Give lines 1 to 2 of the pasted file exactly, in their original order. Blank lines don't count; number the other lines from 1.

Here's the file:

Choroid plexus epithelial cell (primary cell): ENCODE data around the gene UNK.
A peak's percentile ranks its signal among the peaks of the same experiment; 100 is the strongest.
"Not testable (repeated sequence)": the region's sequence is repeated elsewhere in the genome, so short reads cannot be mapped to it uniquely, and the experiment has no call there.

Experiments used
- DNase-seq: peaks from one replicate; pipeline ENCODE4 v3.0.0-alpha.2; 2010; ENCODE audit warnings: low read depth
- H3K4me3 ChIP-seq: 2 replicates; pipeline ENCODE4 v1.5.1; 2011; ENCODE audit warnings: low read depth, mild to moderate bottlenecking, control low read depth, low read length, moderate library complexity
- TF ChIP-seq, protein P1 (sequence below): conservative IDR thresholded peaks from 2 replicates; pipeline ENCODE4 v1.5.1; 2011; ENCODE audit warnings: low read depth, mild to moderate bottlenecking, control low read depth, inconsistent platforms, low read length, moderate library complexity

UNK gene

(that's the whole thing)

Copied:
Choroid plexus epithelial cell (primary cell): ENCODE data around the gene UNK.
A peak's percentile ranks its signal among the peaks of the same experiment; 100 is the strongest.